My feeling of spiritual disconnection has not really improved since the last time I wrote. Sometimes, I find that flying to China allows me to leave things behind. I remember when I was in college, I had seen a horror movie that gave me, while not quite nightmares, horrific visions. I would have my eyes open in the dark before sleeping and see images from the movie. When I flew to China to study abroad in Beijing, the visions stopped. I joked that the nightmares couldn’t fly as fast as the plane, and they lost me. Have a broken heart that won’t heal? Fly to China. Things just feel different here. Unfortunately, not every aspect of that is positive. It’s hard to pray. It’s hard to remember to pray. I don’t keep up with devotional actions (for lack of a better word) that I used to do regularly. I haven’t even covered my head in over a month. I want to. I think about it. I just don’t get there.
Reading this, I think it sounds like I’m depressed, but I’m really not. Overall, I’m pretty happy. I’ve been meeting people and going out and seeing new places and new things. I like my job. I’m doing well, but one really important part of my life is missing.
A few weeks ago, I went to Hong Kong. It is completely different from where I live. It’s quite beautiful with the mountains very close to the sea, which is one of my favorite geographic features. I said it jokingly, but it wasn’t really a joke – you can see through the air there. Those of you living in America with routinely single or double digit AQI (Air Quality Index) numbers may not understand what it is like to live in a city with an AQI of 159… in October… on a relatively warm day… which means it is going to get a lot worse. In the winter, the AQI can get over 1,000 here. Anyway, back to Hong Kong. I was not just there on vacation, but I did get a chance to visit the Big Buddha,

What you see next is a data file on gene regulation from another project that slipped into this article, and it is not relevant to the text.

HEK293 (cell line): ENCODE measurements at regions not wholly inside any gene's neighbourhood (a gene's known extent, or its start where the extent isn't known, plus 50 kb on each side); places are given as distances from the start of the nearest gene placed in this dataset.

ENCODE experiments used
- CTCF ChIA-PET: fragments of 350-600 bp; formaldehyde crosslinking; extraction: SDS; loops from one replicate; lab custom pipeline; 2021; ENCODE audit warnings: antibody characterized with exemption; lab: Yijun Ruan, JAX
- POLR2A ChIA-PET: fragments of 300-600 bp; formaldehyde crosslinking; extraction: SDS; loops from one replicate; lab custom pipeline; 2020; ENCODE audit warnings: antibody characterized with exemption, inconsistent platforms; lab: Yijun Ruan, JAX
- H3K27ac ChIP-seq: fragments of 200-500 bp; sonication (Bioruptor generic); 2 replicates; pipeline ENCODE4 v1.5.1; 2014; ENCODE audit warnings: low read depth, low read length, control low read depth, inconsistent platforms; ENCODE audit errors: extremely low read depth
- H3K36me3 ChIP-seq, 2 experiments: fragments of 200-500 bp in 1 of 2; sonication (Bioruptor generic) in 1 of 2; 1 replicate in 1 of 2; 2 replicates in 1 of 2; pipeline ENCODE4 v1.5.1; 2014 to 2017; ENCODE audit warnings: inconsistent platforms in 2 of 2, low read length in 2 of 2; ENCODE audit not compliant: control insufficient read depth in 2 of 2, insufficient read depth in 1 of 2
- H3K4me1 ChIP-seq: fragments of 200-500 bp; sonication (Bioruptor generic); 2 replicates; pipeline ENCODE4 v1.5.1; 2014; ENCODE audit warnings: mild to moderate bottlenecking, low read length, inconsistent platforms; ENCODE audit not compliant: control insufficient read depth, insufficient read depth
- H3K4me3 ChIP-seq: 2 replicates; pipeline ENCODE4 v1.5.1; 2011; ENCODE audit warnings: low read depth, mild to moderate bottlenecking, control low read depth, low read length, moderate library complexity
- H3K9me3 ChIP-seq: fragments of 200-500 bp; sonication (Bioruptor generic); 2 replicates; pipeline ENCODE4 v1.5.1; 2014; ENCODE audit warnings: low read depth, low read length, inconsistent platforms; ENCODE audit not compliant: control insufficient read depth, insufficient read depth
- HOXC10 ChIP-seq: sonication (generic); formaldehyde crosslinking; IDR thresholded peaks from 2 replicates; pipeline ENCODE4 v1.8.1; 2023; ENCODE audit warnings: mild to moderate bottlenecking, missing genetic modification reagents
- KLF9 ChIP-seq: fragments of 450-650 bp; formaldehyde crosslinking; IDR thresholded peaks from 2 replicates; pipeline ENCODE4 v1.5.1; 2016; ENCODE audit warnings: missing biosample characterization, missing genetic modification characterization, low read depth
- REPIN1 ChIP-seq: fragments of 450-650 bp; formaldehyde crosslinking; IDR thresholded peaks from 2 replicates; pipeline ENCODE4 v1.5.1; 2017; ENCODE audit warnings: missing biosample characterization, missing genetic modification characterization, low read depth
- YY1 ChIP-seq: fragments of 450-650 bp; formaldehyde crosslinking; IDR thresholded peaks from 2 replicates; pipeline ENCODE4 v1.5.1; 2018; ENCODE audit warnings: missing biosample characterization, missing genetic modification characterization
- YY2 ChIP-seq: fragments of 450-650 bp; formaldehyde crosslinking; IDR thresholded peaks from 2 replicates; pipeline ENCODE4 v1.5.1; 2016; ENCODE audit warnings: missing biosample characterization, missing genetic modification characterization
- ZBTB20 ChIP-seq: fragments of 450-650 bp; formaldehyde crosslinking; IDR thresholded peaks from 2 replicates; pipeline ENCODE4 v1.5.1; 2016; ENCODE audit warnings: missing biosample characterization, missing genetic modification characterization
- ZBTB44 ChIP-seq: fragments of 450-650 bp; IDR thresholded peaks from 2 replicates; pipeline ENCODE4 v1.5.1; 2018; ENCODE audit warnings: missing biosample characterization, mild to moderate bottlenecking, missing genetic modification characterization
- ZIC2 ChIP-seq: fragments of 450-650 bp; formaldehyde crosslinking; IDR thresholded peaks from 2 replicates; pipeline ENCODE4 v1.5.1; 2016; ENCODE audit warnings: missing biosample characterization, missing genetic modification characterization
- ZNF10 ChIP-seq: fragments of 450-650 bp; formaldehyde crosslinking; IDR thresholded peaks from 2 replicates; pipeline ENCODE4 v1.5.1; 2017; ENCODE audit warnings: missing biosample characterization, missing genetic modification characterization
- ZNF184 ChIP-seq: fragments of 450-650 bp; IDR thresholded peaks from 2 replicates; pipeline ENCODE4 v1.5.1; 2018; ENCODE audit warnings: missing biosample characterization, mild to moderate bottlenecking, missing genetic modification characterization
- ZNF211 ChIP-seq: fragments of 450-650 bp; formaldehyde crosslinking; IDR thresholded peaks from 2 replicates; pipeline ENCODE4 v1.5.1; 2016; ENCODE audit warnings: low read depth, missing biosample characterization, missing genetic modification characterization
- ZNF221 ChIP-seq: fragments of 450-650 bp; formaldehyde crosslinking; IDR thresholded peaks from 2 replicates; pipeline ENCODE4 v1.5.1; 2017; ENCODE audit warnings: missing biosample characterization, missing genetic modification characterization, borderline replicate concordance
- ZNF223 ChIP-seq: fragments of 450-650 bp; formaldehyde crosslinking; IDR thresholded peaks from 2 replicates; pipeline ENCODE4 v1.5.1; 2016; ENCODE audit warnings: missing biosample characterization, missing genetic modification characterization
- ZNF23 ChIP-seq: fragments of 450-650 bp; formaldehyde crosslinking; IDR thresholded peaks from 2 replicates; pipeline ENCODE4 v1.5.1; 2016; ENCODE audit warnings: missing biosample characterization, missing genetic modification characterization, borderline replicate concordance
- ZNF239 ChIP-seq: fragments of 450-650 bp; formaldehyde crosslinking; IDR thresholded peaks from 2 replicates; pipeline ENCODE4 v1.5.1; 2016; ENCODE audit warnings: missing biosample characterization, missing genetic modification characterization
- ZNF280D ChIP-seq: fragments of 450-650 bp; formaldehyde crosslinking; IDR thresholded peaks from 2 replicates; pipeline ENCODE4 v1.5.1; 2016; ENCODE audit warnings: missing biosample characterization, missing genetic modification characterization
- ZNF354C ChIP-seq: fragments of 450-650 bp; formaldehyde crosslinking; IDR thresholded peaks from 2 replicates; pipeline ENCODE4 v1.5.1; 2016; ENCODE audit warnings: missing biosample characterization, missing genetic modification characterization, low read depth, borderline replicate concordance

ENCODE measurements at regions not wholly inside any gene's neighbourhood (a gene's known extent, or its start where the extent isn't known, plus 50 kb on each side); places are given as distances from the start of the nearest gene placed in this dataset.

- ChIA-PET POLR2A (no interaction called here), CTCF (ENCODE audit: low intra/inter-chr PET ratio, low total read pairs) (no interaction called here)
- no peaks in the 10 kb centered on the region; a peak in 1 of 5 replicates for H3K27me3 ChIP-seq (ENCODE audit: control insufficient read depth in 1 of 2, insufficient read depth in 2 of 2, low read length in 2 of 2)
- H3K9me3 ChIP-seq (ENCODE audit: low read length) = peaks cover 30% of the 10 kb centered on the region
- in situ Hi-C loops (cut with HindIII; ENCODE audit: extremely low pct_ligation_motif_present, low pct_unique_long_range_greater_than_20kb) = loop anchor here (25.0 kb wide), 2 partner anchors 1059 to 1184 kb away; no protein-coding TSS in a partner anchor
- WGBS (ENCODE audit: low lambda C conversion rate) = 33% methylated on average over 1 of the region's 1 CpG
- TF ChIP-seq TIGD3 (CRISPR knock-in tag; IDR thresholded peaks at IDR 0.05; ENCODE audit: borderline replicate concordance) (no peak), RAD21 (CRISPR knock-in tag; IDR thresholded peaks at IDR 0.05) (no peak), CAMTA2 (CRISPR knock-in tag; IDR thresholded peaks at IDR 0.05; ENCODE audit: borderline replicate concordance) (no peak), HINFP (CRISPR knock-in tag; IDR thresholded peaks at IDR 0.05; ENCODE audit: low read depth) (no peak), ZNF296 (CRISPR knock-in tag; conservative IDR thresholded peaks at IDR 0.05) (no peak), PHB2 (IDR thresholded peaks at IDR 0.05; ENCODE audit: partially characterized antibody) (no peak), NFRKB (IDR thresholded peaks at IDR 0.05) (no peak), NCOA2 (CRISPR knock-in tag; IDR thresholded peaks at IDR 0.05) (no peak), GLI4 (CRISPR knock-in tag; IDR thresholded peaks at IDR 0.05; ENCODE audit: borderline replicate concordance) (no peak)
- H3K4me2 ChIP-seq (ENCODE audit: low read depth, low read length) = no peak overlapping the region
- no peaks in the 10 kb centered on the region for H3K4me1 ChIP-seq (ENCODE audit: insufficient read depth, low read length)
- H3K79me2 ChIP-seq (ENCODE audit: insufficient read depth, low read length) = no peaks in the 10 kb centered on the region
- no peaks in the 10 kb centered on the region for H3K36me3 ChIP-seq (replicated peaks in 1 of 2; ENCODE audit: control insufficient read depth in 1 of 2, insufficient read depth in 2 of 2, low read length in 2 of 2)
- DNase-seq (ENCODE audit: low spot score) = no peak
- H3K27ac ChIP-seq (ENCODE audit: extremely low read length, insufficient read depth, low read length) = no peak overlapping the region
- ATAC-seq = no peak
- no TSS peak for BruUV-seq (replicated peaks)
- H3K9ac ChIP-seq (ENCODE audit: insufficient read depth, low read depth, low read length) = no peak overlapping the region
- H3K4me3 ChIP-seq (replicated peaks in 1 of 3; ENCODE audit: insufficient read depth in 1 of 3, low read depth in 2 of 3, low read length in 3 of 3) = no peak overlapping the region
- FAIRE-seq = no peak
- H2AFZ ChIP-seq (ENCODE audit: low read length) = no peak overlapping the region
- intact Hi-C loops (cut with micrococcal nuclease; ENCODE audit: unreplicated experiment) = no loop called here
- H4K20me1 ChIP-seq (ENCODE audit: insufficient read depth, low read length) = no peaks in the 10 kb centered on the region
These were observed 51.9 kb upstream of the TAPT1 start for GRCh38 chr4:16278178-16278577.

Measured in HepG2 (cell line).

which is situated next to an active monastery. I loved the area, and I felt very peaceful there, which was a really nice change of pace. Even though I’m not Buddhist, I very much appreciate Buddhist temples in China because they are active worship spaces. Visiting the monastery was very beautiful. There were nuns going about their daily business and signs posted warning visitors to not touch the ritual implements. I remember looking around and thinking, “oh, ok, that’s what you do” at the way they handle visitors while they are praying or doing whatever else it is that they do. It was slightly awkward as I entered temples and made my sort of greetings with someone who prays in the proper fashion, but I was also with someone who was just gawking. I’m sure the three of us made an interesting group had anyone known what they were
I wish we had temples like that for our gods. Public places where priests or other caretakers work regularly, where devotees come to pray and make offerings, even making pilgrimages to do so, and where visitors come to see the beauty of the place and perhaps have an experience or encounter that changes them profoundly.